Agriculture may not play the role it once did in the Oklahoma economy, but in rural northwest Oklahoma, it still matters. The large corporate swine and cattle operations provide valuable employment and are part of an industry that helps feed the world.
Still, there is a contingent of Oklahomans who believe these farms -- concentrated animal feeding operations, or CAFO's -- pose a public health risk because they are under-regulated.
9 Investigates decided to take a closer look at that allegation and was given a rare opportunity to visit a large commercial animal farm.
"We look for feed spills, make sure their feeds are cleaned up," said Ada Pfeiffer, one of the Department of Agriculture's five CAFO inspectors. "The pest boxes are to be covered and have bait in them."
With 9 Investigates' camera rolling, Pfeiffer walked the perimeter of the entire facility -- the barns, as well as, the lagoons -- taking notes as she walked.
"Generally," said the Department of Agriculture's Jeremy Seiger, "they're looking at on-the-ground management practices they have in place, they're doing a records review,"
Seiger is in charge of the department's Agricultural Environmental Management Services (AEMS) division. He says the goal of the inspections program is to protect the groundwater, which is why inspectors' primary focus is on how each CAFO manages its animal waste.
"The biggest problem would be if we had issues with the lagoons," Seiger noted.
Pfeiffer has been doing this for years and knows what to look for.
"We just look for any kind of damage or anything like that," Pfeiffer explained. "I'm not saying it's common -- that's just one of the things we look for."
According to Seiger, there are 262 concentrated animal feeding operations in Oklahoma. Many of them have multiple barns and lagoons, and all have strict disinfection rules to protect herd health. He says that adds to the challenge of getting each CAFO inspected annually, as the law requires.
"We have to abide by certain bio-security [rules] with those farms," Seiger said, "which means we may be able to visit one farm one day, but then...have a certain length of down time before we can go to another farm."
Two-hundred sixty two CAFOs monitored by five inspectors.
"That's simply not adequate, that's simply not sufficient," said former Oklahoma Attorney General Drew Edmondson.
Edmondson took on the poultry industry when he was attorney general, over concerns that chicken litter was fouling the water in eastern Oklahoma. He says the state should devote more resources to inspecting CAFOs, because their lagoons pose a similar contamination risk.
"If they're constructed correctly, if they're lined a correctly, they're not a problem," said Edmondson in a recent interview, "but there have been breeches, and if those holding ponds breech, then all of that waste goes out into the nearest available waterway and that does create a problem."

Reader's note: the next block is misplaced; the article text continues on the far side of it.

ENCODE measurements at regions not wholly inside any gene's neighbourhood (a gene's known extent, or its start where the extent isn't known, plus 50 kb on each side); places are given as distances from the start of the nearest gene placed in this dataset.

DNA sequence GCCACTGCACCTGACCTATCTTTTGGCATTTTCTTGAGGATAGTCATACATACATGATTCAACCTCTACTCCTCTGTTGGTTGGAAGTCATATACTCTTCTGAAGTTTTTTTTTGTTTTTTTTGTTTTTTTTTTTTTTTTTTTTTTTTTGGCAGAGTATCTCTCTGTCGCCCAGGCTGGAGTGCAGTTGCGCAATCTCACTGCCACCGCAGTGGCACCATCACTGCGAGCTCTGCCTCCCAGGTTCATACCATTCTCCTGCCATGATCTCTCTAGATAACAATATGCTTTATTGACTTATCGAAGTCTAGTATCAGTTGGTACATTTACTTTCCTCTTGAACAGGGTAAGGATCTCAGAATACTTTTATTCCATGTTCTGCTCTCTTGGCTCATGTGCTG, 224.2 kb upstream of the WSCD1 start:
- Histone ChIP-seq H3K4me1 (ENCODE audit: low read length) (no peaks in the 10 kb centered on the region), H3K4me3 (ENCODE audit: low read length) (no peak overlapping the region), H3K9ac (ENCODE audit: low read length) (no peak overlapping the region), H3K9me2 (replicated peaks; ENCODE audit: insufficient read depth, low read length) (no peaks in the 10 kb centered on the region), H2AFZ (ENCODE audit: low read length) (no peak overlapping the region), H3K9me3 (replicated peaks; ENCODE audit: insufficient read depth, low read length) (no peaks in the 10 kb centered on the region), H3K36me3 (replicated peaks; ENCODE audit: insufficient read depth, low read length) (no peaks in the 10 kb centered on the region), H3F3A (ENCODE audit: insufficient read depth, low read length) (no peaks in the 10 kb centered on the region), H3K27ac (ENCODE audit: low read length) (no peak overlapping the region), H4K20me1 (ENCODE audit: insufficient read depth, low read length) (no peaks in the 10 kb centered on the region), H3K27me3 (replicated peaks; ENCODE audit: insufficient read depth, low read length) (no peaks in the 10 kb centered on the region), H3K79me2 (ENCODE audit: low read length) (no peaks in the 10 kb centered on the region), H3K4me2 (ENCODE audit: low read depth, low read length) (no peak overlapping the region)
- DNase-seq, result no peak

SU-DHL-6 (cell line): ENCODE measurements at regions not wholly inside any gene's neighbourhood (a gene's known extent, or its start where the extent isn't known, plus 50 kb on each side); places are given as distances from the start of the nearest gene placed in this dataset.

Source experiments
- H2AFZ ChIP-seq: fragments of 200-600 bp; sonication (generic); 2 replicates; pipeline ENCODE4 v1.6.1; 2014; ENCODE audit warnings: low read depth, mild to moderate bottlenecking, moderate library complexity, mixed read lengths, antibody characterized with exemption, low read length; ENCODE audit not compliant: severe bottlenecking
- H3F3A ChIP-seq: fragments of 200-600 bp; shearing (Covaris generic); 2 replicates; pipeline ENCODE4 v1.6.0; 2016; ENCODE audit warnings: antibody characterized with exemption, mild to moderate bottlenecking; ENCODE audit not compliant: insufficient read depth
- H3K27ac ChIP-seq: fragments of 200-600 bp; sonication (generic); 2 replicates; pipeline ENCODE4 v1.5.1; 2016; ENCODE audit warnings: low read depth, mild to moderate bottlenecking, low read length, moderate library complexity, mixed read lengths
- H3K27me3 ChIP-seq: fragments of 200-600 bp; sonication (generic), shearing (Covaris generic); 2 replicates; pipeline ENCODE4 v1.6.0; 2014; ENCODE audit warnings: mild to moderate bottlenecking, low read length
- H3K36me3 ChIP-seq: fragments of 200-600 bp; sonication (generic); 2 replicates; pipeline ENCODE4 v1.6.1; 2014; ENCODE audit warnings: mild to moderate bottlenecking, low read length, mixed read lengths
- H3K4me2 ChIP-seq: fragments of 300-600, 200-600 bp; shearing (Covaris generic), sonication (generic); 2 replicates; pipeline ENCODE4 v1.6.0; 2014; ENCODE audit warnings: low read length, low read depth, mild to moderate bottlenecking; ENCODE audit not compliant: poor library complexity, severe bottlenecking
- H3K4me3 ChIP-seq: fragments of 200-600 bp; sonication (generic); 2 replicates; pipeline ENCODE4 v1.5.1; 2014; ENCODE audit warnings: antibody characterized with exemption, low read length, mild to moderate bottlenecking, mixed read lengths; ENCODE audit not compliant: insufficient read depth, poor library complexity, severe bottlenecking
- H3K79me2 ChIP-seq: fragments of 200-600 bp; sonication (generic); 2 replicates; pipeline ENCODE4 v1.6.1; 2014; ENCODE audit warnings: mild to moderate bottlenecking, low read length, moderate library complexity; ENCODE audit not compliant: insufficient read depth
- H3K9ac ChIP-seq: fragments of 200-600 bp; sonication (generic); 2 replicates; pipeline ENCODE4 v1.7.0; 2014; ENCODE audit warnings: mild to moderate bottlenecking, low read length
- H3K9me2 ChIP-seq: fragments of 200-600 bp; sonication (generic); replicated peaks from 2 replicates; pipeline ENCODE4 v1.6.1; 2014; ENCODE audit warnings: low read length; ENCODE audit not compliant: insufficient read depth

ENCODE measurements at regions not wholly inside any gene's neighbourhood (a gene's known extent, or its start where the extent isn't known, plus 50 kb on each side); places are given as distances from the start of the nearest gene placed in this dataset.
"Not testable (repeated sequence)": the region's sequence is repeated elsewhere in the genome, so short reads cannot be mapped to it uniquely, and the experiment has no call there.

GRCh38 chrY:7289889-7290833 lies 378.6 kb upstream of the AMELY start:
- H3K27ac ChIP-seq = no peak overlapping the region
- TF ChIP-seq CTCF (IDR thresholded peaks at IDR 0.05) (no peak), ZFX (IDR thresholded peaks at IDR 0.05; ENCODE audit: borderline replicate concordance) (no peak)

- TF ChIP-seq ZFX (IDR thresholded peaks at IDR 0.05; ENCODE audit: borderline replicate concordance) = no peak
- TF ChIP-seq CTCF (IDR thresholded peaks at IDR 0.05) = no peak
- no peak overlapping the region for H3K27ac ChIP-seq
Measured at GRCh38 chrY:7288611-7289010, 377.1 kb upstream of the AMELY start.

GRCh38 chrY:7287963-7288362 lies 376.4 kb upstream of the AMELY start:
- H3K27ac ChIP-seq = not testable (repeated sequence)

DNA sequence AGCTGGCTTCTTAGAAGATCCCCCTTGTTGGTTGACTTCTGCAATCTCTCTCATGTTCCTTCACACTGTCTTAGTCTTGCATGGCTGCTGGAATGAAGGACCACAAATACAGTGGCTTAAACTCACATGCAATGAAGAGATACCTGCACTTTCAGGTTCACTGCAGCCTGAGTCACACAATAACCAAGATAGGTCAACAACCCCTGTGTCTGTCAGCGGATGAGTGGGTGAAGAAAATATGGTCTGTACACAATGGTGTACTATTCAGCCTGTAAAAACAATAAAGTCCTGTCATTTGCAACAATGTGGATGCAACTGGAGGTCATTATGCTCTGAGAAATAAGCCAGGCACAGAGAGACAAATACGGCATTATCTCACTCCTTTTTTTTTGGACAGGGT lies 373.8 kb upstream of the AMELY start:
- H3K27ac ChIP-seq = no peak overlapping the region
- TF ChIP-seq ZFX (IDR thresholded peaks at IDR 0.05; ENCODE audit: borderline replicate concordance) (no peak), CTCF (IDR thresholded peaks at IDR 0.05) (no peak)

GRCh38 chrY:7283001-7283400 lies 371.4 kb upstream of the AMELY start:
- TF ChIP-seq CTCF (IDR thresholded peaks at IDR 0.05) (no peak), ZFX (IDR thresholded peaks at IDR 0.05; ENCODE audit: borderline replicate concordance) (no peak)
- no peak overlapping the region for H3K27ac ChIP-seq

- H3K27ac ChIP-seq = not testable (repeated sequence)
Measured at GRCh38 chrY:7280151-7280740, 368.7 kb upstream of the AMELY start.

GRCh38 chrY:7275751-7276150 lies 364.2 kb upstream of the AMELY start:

According to records obtained by 9 Investigates, there have been 134 reported discharges of waste at pig, cattle and dairy operations since 2010, totaling more than 670,000 gallons of waste.
But the same records indicate, in only two of those discharges did waste run off into an actual waterway. What's more, officials with the state Department of Environmental Quality say, of the 63 boil advisories DEQ has issued in the last five years, not one was linked to improper waste management at a CAFO.
Another Open Records Act request provided 9 Investigates with the last five years of inspection reports for the state's 25 largest CAFOs. A search of those documents reveals no major problems, but plenty of minor ones, which were duly noted by the state inspectors.
In fact, from 2010 to the end of 2015, CAFOs in Oklahoma were fined more than half a million dollars, in part because of the inspections.
"We welcome the inspection," said Roy Lee Lindsey, executive director of the Oklahoma Pork Council.
Lindsey was also there in Mooreland for the swine farm visit. He says it's just as much in the farm's interest to protect the environment, which is why, he says, they do their own inspections quarterly.
"We believe we're doing a good job on our own," Lindsey stated, "but it's nice to have somebody else come by, [with] a second set of eyes, if you will, to look for things that maybe we miss."
Near the end of Ada Pfeiffer's mock inspection, she said everything seemed to be in order and she'd seen nothing to cause concern -- "I have not yet."
Pfeiffer says five inspectors may seem like too few to some, but she says they get the job done, without cutting corners.